Now that we have a better understanding of what machine learning is and the types of algorithms it can use to process data, let’s look at how it can be implemented in the retail industry.
Customer segmentation in retail is a great way to separate customers into groups based on their behaviour, interests, and other more specific characteristics like gender, age, location, shopping patterns, etc. One of the main goals is to identify the customer base that has the highest growth potential or is most profitable, and the results from customer segmentation can help retailers strategize more effectively, such as with more personalized marketing campaigns.
Machine learning can help retailers achieve this much more easily by utilizing unsupervised machine learning algorithms. Remember, unsupervised means unlabelled data, so the algorithm takes the dataset and identifies the different characteristics in order to make clusters, and then these clusters become groups, which makes it easier for retailers to examine and create segmented groups out of.
Product matching uses machine learning to match identical products from a variety of sources based on their similarities. Traditionally, retailers use information like product SKUs, titles, and other data points to create comparisons between the products. However, this can be extremely time-consuming, especially when you want to product match at a large scale against multiple competitors.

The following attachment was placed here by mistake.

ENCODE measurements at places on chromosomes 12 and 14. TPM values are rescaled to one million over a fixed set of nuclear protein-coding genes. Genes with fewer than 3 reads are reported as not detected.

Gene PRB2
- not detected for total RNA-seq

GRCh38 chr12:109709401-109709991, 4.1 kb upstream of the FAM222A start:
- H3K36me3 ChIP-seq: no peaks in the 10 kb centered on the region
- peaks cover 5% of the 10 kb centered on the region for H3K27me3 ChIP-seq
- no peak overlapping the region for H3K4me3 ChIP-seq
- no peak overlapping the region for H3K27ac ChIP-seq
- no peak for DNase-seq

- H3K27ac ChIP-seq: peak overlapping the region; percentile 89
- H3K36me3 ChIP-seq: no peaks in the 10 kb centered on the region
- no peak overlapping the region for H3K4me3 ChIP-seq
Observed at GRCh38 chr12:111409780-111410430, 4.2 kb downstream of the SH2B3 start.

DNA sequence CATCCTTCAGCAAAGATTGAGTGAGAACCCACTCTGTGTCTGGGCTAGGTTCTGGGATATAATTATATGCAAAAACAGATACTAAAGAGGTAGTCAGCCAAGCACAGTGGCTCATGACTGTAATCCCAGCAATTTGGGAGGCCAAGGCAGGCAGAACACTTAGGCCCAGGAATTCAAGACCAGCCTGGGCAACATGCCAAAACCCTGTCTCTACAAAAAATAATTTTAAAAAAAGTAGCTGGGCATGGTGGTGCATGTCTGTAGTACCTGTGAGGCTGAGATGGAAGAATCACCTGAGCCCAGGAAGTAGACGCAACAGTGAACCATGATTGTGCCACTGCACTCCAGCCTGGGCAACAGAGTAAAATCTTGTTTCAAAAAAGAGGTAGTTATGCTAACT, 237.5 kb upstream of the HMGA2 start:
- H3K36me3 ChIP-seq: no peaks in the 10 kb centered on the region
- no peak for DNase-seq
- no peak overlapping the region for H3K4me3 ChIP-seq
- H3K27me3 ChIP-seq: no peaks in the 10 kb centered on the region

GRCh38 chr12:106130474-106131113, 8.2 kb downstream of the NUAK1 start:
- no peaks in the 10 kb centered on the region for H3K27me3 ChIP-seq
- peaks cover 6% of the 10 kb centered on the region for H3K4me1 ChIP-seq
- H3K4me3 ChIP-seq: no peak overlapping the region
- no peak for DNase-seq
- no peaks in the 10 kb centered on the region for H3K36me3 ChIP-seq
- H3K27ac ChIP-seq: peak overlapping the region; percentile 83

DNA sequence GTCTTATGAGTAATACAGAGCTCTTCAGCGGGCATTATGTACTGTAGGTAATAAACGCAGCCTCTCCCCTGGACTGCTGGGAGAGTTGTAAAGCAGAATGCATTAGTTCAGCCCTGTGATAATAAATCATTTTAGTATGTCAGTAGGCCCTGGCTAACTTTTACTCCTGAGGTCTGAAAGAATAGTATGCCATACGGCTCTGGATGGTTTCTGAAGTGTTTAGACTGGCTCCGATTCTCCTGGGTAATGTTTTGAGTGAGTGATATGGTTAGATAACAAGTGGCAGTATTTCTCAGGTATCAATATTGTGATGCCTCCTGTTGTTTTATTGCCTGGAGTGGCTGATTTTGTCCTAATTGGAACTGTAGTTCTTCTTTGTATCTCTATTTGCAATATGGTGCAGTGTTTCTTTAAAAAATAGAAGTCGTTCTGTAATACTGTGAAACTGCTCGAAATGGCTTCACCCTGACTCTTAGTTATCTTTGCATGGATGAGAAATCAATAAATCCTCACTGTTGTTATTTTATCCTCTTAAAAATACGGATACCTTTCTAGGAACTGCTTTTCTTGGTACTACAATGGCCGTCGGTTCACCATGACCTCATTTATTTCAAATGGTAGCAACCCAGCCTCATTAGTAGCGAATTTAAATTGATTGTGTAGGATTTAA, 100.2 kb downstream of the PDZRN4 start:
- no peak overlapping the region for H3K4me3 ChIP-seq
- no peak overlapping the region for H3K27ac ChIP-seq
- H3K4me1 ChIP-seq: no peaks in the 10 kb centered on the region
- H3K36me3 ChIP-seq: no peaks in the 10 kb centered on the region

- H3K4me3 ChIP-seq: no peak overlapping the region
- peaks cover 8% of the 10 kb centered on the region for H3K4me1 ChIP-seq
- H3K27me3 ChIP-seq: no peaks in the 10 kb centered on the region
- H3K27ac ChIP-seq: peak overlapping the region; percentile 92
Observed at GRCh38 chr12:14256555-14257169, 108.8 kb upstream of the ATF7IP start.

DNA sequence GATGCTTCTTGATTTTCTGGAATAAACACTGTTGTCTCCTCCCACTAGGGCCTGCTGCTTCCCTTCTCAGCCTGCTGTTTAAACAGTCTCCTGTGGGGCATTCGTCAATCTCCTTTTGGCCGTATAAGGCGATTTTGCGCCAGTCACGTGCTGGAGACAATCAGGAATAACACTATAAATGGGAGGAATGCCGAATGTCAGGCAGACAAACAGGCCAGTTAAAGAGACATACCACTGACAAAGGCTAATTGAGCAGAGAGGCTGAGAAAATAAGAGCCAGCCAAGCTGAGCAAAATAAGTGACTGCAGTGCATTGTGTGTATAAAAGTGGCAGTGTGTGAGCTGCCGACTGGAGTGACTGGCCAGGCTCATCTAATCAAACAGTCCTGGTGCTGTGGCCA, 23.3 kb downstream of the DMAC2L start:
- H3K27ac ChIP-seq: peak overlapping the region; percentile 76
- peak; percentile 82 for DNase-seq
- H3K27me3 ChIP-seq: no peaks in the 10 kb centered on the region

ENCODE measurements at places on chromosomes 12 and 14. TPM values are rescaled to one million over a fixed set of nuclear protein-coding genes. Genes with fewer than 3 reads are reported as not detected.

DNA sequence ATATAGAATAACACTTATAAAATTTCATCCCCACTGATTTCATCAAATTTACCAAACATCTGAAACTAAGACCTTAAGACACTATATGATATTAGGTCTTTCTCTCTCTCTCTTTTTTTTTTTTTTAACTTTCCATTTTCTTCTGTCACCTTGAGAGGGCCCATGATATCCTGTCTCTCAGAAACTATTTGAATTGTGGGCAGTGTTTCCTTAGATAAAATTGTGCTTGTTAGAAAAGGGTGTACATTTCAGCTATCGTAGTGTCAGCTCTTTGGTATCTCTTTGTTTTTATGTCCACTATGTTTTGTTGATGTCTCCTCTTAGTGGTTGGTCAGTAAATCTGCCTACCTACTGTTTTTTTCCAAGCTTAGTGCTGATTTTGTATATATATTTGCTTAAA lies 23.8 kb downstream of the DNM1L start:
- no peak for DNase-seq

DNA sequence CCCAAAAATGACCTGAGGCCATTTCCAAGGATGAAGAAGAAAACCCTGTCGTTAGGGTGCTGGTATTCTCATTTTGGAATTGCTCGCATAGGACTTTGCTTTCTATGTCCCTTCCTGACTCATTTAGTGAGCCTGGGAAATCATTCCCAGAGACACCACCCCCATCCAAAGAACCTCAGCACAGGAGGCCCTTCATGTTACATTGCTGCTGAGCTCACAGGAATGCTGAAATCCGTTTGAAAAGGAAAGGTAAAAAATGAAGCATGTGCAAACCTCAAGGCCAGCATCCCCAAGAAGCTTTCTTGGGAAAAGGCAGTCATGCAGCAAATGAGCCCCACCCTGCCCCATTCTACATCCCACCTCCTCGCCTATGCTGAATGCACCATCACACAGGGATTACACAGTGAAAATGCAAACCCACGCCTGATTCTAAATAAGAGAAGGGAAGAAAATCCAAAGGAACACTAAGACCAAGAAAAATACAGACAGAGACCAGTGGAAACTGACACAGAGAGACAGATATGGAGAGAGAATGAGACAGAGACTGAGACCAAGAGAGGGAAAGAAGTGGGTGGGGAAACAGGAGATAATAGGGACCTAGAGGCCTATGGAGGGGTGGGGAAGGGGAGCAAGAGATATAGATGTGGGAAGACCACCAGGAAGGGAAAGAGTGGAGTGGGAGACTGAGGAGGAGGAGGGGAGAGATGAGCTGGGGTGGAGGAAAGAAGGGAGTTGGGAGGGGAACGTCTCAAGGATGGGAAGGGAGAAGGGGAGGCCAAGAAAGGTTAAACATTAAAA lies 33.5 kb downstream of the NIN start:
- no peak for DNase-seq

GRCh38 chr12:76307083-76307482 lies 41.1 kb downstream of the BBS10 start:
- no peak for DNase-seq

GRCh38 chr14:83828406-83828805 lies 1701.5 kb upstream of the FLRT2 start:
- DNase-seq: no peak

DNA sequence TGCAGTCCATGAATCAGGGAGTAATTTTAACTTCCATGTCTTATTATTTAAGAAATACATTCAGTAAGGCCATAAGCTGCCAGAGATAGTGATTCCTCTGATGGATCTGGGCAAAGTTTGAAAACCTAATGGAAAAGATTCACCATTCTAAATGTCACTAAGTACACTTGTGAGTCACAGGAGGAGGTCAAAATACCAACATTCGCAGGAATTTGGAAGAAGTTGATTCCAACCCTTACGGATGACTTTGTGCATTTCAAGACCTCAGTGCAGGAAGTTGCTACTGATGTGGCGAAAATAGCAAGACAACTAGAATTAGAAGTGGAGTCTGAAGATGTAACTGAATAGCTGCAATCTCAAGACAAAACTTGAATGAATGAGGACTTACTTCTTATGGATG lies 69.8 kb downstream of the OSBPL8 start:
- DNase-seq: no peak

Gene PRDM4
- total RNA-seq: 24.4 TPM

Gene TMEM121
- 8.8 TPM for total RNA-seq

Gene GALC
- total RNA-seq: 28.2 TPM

From a retail perspective, product matching is an important element, especially when a large majority of consumers are researching the products they want to purchase and comparing prices. Product matching can help ensure there is consistent pricing across retailers, and it can help a retailer remain competitive in their industry.
At the most basic level, machine learning can check the data between two product images to determine if there are similarities, even down to a minuscule pixel level. Using deep learning algorithms (which is a subset of machine learning), image similarity can determine similarities between products no matter the differences in the images (such as quality or design).
Demand forecasting is made up of several components, but in essence, the goal is for retailers to predict the future demand of their products. Combining historical demand patterns, internal decisions, and external factors, demand forecasting can help retailers:
- improve their relationship with their suppliers so that retailers have a better idea of the number of products they need to order
- develop better customer relationships because demand forecasting allows retailers to meet their customers’ product needs (i.e., retailers can order products at certain times so that they will be in stock when customers usually begin searching for them)